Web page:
It must be important news: the article was buried in the back of the paper, in the weekend edition.
"Treasurys Are Still Hot Overseas" the headline blares. A reassuring sub-headline follows: "Central Banks Add to Their U.S. Assets to Support Dollar."
According to the article, fears that foreigners are diversifying out of the dollar may be overblown.
That's because a weakened dollar has made central banks believe that the dollar is oversold and that U.S. Treasurys are "big bargains for non-U.S. investors."
New data show that Treasurys held by foreign banks and other international accounts rose to $1.28 trillion, up from $1.2 trillion this past September.
Though yields have been falling in line with Fed rate cuts, foreign banks apparently believe they are buying these dollar-denominated assets on the cheap and that the upside on appreciation is bigger than the paltry returns.
Leading the pack are the Japanese, followed by China. Gulf states like Saudi Arabia and the U.A.E. have been adding billions to their central bank holdings. (Despite having one of the largest foreign reserves, over $600 billion, Russia is the only major central bank that holds a small number of dollars.)
This foreign interest in Treasurys is welcome news for the dollar.
For several years in the Financial Intelligence Report (FIR) newsletter, published by the editors of MoneyNews, we have been dollar bears.
The largest reason was our belief that the U.S. government was understating inflation. The dollar was devaluing due to that inflation.
We hit a bull's-eye with our assessment. FIR investors made out like bandits as the dollar decline helped increase the Financial Intelligence Report's recommendations in select currencies, international equities and commodities.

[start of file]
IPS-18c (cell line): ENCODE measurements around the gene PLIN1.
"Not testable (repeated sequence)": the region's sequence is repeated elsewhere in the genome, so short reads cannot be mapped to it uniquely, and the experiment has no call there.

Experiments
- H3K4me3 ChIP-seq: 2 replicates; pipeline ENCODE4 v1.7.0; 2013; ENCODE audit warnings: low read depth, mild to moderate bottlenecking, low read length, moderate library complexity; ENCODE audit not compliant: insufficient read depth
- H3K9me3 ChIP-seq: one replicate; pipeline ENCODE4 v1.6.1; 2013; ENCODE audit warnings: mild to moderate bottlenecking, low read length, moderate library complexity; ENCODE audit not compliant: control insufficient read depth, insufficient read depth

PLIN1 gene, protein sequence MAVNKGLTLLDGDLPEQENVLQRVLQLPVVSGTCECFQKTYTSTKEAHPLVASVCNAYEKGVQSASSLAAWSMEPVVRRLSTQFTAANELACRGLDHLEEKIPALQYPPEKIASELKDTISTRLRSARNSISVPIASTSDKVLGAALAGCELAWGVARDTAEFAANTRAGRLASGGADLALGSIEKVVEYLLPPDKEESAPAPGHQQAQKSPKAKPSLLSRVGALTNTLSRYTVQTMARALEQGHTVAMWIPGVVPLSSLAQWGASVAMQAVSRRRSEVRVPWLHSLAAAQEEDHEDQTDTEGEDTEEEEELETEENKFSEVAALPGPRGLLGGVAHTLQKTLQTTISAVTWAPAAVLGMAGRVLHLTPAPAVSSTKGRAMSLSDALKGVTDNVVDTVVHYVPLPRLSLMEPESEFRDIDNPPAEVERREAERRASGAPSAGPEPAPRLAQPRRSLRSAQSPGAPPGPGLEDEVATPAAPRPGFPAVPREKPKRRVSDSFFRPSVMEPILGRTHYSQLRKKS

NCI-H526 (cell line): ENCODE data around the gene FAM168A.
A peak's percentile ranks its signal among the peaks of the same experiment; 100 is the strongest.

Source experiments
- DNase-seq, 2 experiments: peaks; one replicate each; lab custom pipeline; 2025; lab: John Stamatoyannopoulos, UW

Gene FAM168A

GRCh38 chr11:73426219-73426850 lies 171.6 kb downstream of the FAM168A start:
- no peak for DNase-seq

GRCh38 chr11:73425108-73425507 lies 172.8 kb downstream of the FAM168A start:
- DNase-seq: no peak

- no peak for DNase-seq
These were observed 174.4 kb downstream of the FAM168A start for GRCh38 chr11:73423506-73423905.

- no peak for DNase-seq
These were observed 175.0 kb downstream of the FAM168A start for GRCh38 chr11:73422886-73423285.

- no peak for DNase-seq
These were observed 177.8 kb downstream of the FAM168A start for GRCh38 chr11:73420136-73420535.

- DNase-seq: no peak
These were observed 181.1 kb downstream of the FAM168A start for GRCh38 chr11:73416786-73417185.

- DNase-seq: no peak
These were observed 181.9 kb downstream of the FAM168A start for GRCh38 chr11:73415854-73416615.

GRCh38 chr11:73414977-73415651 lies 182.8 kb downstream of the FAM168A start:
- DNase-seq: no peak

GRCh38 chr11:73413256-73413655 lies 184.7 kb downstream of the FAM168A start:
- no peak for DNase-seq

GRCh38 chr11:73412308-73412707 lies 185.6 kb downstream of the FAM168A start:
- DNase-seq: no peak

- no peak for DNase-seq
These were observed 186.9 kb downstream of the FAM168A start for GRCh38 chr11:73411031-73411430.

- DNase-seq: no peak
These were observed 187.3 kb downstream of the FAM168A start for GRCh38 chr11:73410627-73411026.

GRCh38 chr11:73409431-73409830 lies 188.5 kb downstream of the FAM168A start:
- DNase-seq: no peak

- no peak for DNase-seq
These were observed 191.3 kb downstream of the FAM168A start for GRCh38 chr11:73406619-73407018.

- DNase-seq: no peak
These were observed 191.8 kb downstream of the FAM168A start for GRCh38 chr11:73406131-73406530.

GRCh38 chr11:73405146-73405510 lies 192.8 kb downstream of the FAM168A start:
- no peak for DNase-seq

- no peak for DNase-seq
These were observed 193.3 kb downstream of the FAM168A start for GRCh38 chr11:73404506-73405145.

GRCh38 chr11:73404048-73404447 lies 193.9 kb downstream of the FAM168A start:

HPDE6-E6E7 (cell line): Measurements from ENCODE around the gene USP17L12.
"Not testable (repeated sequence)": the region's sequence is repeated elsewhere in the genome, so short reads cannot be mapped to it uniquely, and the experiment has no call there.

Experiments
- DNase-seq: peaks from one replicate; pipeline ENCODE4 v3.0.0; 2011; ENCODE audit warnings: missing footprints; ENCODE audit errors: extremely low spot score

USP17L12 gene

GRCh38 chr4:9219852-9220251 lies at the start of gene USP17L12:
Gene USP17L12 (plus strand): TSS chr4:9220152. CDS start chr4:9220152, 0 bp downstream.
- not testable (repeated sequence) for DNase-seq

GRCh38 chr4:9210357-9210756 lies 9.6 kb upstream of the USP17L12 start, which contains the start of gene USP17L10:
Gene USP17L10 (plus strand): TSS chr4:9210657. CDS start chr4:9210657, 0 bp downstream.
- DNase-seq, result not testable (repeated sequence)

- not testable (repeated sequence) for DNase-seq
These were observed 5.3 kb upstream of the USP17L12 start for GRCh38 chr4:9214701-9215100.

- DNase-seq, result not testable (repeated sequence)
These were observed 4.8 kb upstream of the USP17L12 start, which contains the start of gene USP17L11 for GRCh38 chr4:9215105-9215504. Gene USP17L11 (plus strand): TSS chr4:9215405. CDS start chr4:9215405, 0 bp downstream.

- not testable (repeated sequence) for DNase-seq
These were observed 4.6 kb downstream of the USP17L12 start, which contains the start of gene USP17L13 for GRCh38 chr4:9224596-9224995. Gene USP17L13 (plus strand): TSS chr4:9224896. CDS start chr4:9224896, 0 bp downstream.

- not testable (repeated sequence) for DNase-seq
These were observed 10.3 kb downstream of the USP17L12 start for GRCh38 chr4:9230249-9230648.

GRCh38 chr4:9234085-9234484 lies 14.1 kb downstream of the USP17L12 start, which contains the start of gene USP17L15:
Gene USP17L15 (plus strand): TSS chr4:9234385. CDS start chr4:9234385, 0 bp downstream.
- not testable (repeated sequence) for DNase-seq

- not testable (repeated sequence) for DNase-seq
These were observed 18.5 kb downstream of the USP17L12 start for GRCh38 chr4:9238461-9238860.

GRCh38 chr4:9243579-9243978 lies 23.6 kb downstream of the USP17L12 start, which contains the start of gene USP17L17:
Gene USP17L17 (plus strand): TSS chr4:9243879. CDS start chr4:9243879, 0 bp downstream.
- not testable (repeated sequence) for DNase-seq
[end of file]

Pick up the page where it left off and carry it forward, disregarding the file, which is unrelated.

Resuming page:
Now we see the tide turning in the dollar's favor.
First, inflation is being tempered by the recession. We already see deflation in the housing sector. This year commodities will follow.
Second, the enormous outflow of U.S. dollars abroad have to go somewhere. The EU is already "overbought." Its long term prospects as a global competitor lag behind the U.S.
The emerging markets also are overbought. These markets will lead as global competitors. Still, capital markets there are not big enough to handle the inflows that have been pouring into them.
Thus, the U.S. remains the global reservoir partly because there is nowhere else to easily and safely place capital.
Third, the Federal Reserve's rate cuts typically hurt the dollar. But, so far, the differential between low U.S. rates and other central banks is not as great as it was when the Fed Funds rate hit a bottom of 1 percent and the dollar went into a tailspin.
There are significant implications for global investors for this dollar bottoming and rebounding.
To prepare yourself, I strongly advise you to get the most recent edition of the Financial Intelligence Report.
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